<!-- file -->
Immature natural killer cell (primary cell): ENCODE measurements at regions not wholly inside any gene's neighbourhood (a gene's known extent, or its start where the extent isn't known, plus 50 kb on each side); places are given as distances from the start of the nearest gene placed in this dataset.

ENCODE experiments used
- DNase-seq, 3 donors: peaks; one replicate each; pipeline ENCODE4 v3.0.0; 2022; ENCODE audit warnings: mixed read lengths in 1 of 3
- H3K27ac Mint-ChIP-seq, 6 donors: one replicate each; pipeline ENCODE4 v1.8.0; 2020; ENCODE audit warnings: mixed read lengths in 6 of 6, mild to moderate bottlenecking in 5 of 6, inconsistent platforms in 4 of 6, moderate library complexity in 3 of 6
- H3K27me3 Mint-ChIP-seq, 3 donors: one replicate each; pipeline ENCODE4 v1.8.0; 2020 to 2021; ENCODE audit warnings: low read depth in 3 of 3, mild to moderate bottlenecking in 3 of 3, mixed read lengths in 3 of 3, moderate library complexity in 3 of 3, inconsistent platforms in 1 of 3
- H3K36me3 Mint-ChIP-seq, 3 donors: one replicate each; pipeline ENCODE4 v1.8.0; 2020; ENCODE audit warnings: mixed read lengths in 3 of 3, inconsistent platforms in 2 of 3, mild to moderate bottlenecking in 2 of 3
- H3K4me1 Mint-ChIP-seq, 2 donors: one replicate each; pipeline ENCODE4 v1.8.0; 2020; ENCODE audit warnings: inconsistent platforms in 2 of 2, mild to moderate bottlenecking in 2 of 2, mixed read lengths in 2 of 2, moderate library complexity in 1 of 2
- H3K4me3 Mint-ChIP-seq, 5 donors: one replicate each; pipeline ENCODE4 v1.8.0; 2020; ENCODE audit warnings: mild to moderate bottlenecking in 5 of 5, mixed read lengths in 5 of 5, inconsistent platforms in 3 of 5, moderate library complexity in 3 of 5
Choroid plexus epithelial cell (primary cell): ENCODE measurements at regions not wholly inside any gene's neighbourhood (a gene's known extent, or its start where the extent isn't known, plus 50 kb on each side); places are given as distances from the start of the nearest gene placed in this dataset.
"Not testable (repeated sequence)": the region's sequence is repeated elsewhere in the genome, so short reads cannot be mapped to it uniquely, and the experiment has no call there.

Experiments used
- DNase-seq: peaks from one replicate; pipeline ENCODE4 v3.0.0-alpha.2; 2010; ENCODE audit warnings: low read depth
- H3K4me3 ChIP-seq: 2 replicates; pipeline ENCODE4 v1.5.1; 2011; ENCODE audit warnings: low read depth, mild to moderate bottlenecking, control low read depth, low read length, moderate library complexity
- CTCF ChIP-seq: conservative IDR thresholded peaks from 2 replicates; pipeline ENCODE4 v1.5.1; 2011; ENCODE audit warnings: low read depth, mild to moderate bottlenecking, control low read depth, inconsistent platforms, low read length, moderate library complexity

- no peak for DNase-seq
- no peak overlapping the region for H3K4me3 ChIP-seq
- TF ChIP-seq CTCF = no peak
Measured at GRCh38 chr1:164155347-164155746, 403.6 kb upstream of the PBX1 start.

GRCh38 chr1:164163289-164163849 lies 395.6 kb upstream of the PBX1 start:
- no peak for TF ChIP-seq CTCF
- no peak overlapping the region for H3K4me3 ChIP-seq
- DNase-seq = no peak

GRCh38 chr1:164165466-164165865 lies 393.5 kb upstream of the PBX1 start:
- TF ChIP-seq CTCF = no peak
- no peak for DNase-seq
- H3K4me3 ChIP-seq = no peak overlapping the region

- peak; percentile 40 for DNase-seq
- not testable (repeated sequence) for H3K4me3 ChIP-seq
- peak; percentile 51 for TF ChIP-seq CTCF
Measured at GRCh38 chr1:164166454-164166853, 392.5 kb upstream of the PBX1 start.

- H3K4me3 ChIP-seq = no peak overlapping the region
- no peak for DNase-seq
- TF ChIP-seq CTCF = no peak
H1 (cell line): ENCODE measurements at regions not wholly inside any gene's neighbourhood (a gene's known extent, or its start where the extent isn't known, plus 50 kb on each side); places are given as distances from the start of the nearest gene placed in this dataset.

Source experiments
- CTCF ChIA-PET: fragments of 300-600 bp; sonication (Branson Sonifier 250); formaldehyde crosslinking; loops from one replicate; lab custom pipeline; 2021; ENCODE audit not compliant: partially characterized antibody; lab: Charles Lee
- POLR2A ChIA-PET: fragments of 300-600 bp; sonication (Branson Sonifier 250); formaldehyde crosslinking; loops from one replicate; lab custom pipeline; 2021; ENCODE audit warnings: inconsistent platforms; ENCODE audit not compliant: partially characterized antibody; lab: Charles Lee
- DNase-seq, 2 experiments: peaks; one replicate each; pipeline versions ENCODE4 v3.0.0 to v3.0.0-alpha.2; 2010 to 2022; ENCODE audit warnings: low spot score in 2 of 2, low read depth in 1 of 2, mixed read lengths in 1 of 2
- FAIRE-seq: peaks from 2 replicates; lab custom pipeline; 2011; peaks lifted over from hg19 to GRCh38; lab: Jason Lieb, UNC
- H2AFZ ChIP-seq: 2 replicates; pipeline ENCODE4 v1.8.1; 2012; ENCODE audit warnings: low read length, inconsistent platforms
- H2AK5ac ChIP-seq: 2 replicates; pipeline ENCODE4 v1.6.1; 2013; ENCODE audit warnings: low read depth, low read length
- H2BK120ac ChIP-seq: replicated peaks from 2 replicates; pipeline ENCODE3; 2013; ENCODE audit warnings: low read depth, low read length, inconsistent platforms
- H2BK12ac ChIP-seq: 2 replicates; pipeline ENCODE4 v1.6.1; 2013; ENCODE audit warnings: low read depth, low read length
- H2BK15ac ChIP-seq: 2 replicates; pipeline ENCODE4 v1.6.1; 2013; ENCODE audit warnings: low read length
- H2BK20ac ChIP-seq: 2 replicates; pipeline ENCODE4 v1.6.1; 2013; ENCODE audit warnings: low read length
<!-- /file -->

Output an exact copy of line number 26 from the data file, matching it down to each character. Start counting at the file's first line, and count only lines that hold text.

- H3K4me3 ChIP-seq = no peak overlapping the region